Soil pH for Pine Trees

Asked September 27, 2018, 1:06 PM EDT

Hi, I'm trying to establish a 1/4 acre stand of pine trees on my established lawn. My soil pH came back at 7.2, which is going to be a problem. I suspect this is due to the previous owner liming the crap out of the lawn, but I digress. Anyway, I've read all the advise about using acidifying fertilizers and applying elemental sulfur. I think I'm going to apply the sulfur at the recommended rates and times and see how things go. My question is: How long would one typically have to perform the "sulfur therapy" before base-line pH becomes fairly stable at the desired pH? Once the pine trees are established, say in 5-10 years, am I still going to have to apply sulfur? Am I going to have to do this every couple of months for the rest of my life (and my children's life)? As soon as I stop applying sulfur will the pH begin to rise again? OR will acting forces due to the established tree stand combined with other companion flora and associated soil biology begin to establish a "new" lower base line pH compatible with the pine tree stand? I just don't want to be roped into applying sulfur every couple months for the next 200 years just to keep my pine trees alive.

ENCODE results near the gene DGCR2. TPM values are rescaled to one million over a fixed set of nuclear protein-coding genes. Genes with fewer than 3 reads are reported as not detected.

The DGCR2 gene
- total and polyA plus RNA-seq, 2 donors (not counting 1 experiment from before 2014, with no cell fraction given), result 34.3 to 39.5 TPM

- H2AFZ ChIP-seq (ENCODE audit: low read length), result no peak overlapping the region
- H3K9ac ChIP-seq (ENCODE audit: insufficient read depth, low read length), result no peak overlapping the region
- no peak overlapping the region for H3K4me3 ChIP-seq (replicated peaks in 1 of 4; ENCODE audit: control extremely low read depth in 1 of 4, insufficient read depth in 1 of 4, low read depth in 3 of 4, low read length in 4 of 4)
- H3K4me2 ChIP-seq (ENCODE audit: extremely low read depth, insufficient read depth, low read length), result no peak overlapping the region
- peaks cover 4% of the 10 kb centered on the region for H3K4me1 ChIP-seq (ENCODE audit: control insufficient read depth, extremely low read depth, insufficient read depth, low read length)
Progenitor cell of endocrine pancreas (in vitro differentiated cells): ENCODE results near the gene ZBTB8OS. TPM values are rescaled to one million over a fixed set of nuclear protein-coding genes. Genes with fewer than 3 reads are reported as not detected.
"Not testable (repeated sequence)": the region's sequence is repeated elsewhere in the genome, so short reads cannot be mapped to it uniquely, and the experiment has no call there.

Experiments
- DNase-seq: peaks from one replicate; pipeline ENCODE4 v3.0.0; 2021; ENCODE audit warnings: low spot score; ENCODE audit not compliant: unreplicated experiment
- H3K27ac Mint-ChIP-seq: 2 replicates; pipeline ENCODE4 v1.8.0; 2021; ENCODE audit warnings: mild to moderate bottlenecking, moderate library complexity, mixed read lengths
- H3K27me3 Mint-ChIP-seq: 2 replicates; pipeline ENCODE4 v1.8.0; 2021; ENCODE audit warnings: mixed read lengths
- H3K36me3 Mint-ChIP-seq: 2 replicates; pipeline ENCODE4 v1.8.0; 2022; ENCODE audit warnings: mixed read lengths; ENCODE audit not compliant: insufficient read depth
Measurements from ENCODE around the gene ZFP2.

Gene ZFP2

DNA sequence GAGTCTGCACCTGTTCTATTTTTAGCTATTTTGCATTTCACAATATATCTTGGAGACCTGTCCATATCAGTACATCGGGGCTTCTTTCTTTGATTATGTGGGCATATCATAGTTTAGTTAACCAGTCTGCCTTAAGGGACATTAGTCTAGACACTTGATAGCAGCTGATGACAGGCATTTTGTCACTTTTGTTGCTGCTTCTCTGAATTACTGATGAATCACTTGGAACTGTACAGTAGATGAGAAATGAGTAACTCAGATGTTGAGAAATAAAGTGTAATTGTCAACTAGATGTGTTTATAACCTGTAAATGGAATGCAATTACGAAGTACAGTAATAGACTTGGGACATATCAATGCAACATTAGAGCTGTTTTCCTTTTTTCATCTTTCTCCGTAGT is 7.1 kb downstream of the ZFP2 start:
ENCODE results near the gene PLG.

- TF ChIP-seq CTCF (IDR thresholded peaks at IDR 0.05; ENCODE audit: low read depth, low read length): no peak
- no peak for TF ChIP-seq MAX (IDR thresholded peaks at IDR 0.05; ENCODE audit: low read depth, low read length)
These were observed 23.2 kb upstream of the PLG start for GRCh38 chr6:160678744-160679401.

St. Joseph County Michigan

1 Response

It is an urban myth that pine trees require acidic soil to thrive. You didn't mention what type of pine trees you are planning to establish; for more information about preferred soil pH ranges for specific types of pine trees, please visit this webpage,

For the answers to your questions about the ease and permanence of changing soil pH, you may find this tipsheet helpful: